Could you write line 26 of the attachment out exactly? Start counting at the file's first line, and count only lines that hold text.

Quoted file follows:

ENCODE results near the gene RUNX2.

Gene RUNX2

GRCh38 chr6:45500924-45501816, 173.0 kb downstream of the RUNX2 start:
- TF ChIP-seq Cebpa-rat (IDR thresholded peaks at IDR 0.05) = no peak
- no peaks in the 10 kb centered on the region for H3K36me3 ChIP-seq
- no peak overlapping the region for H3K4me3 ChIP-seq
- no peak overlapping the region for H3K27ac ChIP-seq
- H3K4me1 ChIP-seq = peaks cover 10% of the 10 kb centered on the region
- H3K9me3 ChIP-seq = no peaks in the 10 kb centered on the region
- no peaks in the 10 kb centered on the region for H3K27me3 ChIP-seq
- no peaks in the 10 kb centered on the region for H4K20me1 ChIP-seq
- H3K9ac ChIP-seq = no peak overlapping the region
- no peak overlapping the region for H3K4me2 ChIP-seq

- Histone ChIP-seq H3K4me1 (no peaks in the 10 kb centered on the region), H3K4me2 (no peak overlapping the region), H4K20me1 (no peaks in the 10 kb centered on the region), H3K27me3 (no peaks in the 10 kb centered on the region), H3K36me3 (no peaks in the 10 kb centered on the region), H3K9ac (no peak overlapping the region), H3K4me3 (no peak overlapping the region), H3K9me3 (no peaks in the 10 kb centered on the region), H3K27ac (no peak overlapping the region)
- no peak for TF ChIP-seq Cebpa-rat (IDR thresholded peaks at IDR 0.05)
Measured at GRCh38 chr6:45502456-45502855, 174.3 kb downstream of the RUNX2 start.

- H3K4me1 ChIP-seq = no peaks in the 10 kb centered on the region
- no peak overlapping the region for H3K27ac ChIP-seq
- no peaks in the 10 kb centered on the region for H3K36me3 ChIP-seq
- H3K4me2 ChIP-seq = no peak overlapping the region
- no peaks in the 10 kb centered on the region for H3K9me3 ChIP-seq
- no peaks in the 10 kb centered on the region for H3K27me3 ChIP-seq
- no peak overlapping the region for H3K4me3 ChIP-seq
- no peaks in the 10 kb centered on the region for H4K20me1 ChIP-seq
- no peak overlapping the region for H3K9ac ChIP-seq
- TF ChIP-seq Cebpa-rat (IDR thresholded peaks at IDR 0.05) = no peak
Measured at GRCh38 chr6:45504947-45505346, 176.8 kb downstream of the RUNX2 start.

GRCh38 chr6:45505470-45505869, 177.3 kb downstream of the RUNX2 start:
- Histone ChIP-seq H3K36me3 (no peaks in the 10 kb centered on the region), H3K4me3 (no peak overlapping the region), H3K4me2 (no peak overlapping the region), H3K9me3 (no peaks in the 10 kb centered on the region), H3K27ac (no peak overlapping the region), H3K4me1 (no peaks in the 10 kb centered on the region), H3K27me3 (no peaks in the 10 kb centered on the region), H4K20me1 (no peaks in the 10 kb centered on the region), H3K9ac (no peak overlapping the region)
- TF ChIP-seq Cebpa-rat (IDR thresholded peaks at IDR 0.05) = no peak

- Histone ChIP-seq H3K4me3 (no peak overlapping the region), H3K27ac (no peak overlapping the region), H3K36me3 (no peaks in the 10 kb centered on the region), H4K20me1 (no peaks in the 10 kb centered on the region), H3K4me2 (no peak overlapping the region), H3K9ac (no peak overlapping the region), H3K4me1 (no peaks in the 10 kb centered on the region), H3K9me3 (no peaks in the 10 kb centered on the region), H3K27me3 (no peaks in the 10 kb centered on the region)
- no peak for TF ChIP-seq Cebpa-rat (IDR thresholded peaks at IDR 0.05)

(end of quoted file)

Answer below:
- TF ChIP-seq Cebpa-rat (IDR thresholded peaks at IDR 0.05) = no peak